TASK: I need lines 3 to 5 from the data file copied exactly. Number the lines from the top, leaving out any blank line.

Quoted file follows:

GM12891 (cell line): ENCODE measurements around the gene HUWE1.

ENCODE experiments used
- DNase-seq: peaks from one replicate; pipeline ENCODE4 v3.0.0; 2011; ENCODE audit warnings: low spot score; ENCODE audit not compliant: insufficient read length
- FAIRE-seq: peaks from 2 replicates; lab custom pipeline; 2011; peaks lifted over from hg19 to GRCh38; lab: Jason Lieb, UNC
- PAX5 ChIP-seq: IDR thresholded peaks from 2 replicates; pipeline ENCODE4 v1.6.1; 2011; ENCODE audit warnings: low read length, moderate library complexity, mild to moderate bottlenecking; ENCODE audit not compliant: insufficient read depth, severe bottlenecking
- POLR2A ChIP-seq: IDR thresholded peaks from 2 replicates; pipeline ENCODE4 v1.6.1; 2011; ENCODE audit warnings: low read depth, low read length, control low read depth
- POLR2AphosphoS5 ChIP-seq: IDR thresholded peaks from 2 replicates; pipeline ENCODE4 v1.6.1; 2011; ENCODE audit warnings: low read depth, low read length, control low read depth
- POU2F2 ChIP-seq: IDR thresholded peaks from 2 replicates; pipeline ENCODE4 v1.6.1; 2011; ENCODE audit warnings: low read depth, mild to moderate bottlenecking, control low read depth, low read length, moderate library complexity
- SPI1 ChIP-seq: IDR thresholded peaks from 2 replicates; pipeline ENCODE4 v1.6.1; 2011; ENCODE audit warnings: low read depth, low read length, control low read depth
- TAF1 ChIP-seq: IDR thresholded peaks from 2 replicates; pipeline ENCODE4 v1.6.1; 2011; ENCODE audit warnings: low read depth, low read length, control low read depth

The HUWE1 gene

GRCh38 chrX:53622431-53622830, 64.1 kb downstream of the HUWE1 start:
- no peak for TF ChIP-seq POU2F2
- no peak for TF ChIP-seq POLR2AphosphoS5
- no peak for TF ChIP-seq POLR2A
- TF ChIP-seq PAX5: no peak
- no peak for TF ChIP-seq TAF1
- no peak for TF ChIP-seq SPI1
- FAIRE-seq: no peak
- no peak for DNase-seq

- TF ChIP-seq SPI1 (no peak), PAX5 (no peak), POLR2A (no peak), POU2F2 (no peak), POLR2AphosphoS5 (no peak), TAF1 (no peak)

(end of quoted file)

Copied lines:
- DNase-seq: peaks from one replicate; pipeline ENCODE4 v3.0.0; 2011; ENCODE audit warnings: low spot score; ENCODE audit not compliant: insufficient read length
- FAIRE-seq: peaks from 2 replicates; lab custom pipeline; 2011; peaks lifted over from hg19 to GRCh38; lab: Jason Lieb, UNC
- PAX5 ChIP-seq: IDR thresholded peaks from 2 replicates; pipeline ENCODE4 v1.6.1; 2011; ENCODE audit warnings: low read length, moderate library complexity, mild to moderate bottlenecking; ENCODE audit not compliant: insufficient read depth, severe bottlenecking